Finally got to posting the stage correlations between water level and CMS flows for the Ash River in Port Alberni.  What a jem!  Also let out the reservoir spill level secret I’ve been guarding so jealously for two years now! You can find it all in the Upper Ash write up.

Got to paddle the Ash twice in the past while and it continues to thrill me.  That lake ramp is just a hoot to run, and the higher flows we had this past weekend put this run easily into the 5 star range of quality. The only down side in a bit of flat water for 2 km after the lake start, and the longer shuttle needed for this run.

With our snow pack, this river will be running into July for sure.

Well, it’s time to spice up the Cameron!

We all know it is an amazing run with a superb full body work out. now it’s time to see just how fast it can be paddled. I have now had the chance twice this spring to bomb it. Once with Steve Jonhson, and then with 4 guys this weekend (Dave, Goeff, Tim, Dustin). Steve and I had a great run under 30 min, but it was not confirmed. With the 5 of us though and having to stop for a broken boat drain session twice, and a blown skirt once, we managed to get ‘er done at 37 minutes. It took a total of 49 minutes to the top of the hike out for all 5 of us.

The bar has been set.

You have until June 30th to post your best time!

Dave had a run he wanted us to explore. What a wonderful surprise it turned out to be! Max, Mac, Geoff, Joe, Dave and myself all found it to be better than expectations, with Max even touting “favorite run“, and Joe snickering ”this is QUALITY!

There was an air of excitement as we drove up the Browns Main. It goes up, way up, before leveling off and entering the upper reach of the Browns, just below Paradise Meadows. We got to the take out bridge… Yes, easy take out! The big round boulder on the down river side of the bridge was not quite covered, with 2-4 inches of height, and is a good indicator of flows. Flows on the lower Browns guage was 11-12 cms, which I would consider to be medium flows. I think optimum flows will be around 14-16 cms at the Browns River guage.  We had nice views with snow covered mountain ridges all around. It has an almost alpine feel there because of all the logging and the snow covering the stumps.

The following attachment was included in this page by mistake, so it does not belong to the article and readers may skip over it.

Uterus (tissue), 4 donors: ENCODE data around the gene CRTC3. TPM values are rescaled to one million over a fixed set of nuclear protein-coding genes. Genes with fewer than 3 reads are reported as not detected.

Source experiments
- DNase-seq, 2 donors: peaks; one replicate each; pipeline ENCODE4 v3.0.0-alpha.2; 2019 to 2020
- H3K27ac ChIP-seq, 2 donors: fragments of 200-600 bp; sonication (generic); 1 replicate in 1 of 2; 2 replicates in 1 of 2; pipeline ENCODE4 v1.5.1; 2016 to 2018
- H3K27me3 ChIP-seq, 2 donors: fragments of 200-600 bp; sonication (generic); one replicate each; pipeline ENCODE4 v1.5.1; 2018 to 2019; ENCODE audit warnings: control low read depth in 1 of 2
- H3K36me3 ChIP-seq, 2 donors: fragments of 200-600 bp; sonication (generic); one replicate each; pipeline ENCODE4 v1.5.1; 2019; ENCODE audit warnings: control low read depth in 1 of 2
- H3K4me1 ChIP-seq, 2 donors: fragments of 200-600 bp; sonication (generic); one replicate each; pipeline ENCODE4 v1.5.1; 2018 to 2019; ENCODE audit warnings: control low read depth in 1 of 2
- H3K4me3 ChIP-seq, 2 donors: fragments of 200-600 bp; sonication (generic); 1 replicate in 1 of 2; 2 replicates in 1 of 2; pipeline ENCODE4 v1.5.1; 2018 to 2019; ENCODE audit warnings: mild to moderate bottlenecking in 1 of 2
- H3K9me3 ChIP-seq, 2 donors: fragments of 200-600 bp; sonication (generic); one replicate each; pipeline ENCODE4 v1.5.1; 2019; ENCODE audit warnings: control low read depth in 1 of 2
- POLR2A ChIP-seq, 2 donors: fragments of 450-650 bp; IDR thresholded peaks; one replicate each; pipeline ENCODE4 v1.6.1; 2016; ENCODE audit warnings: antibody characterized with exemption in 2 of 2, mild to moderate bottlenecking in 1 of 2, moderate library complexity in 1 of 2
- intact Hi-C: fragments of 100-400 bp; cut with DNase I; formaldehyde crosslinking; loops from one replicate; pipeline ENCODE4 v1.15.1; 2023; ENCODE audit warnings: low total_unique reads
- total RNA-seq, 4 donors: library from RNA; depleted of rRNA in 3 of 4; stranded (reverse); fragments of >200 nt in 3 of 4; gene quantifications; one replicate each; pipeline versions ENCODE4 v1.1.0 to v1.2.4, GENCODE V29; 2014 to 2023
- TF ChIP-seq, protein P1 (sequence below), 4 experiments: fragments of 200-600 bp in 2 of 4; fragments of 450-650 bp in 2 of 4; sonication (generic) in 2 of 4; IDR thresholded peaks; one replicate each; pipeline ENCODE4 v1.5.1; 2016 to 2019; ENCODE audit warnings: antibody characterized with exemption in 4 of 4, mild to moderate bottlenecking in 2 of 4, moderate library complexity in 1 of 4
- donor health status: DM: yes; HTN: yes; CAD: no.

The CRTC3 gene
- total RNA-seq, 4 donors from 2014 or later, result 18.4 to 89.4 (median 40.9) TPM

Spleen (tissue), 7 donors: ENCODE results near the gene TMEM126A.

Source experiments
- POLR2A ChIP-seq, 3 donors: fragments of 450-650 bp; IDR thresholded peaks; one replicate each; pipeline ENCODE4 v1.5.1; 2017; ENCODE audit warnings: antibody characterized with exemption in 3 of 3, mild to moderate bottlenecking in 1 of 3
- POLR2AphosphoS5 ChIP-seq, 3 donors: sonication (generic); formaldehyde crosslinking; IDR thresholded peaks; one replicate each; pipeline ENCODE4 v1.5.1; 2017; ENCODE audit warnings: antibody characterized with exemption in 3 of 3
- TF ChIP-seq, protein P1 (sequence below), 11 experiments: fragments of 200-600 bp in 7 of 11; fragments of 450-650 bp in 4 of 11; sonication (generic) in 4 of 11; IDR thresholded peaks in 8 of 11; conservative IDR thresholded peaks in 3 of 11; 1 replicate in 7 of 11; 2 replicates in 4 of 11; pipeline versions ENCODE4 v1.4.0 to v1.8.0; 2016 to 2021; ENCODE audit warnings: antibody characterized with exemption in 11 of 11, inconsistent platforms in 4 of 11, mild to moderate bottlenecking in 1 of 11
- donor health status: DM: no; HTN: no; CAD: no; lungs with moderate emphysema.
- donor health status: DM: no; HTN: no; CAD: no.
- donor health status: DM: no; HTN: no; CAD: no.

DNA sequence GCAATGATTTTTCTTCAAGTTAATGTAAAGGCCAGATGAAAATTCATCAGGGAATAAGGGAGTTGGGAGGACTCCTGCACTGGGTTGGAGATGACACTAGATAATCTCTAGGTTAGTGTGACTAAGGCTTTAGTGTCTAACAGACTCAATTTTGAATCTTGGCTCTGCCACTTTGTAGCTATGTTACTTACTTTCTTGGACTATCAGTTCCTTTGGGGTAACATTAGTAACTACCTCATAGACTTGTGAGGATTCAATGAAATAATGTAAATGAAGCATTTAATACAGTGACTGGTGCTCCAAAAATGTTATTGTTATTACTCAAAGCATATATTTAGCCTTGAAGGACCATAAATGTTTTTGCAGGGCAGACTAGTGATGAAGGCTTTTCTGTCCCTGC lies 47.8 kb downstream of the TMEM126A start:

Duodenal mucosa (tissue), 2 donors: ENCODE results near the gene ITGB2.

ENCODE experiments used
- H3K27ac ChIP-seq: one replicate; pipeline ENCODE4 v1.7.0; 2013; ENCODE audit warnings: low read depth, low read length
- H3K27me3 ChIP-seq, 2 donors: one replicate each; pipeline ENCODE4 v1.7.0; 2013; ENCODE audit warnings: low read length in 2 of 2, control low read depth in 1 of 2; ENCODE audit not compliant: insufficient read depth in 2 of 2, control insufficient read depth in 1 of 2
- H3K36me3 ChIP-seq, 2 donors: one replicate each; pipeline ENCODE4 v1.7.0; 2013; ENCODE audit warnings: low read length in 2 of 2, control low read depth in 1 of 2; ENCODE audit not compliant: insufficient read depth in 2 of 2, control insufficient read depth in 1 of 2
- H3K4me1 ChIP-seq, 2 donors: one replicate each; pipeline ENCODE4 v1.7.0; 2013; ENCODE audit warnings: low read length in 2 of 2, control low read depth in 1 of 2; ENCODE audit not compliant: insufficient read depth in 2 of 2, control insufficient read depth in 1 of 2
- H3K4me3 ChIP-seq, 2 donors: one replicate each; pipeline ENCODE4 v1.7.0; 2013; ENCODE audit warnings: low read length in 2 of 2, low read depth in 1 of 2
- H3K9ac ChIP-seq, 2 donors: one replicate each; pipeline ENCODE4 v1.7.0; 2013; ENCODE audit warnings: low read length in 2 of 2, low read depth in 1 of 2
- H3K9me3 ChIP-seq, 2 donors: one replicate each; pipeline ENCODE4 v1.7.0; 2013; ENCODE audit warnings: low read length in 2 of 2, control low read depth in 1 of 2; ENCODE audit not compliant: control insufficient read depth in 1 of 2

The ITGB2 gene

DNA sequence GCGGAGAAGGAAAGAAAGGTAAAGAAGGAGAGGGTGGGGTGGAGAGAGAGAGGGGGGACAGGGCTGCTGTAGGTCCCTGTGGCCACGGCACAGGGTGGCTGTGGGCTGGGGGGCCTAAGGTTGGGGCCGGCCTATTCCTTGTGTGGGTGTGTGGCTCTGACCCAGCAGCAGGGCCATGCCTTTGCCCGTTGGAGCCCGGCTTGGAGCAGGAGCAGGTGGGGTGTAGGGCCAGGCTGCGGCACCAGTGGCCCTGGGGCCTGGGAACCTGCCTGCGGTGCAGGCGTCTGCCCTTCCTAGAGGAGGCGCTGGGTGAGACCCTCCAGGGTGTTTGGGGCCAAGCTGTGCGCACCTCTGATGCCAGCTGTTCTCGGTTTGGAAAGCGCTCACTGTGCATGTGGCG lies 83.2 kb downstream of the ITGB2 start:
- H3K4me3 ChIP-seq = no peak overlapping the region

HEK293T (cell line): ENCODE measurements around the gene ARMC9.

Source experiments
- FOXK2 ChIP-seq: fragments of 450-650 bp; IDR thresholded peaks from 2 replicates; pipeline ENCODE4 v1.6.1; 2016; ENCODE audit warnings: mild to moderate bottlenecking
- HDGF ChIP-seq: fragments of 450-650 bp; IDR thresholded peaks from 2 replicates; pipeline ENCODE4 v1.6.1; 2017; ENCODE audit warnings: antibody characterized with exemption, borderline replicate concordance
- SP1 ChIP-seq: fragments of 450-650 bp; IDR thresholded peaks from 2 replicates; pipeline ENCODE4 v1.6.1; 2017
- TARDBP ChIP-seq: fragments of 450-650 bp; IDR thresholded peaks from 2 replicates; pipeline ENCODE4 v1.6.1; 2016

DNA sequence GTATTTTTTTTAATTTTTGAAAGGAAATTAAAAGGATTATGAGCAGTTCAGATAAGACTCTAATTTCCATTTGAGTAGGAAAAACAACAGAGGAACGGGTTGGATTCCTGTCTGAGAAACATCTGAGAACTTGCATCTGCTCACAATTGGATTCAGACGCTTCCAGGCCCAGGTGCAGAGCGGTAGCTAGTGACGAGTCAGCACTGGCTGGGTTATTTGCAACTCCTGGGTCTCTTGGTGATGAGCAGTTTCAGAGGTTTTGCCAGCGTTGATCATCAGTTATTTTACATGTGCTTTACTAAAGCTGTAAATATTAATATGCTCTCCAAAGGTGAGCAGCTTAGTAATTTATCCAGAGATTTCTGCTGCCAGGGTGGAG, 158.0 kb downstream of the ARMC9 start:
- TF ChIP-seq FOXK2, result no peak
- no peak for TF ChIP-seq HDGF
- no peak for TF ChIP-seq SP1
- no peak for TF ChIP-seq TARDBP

We then drove up to the put-in. the gradient started slow, then ramped up on the road.  The road is a little washed out, but in generally good shape.  Looking down on the river, it went form boulder gardens, to constant rapids, to a falls, and another set of falls, all visible from the road. It got quieter in the vehicle, and comments about difficulty surfaced. Joe made the comment ” We’ll have to hop-skotch and not botch!” Apprehension set in and a nervousness settled into the bottom of the stomach. Yet we had a great crew, lots of time, and nice weather. An excellent combo for this kind of adventure.

We got to the snow line, and Dave our fearless leader, explained the other bridge put-in was another 400 m further. We started to walk, but only went another 200 m before deciding to go to the river’s edge. We got to the first significant drop and had a look. The drop goes, but has a very tight line with some serious consequence river right. We all opted to walk it with an easy, river level portage. There is a river wide log, just under the surface, 75 m downstream of the drop that is invisible. Around the corner and some boogie water later, we got to a fun 2 tier drop that is narrow at the top, and sticky at the bottom. Go river right, then center. You can scout river left.  After, it’s a short rapid and then longer rapid to a corner. At the corner watch out! there is a log sieve on the right side of the main water channel. There is a clean line on river left into a big pool above the gem of the run. Eddy out on the center island. Be prepared to to be stunned.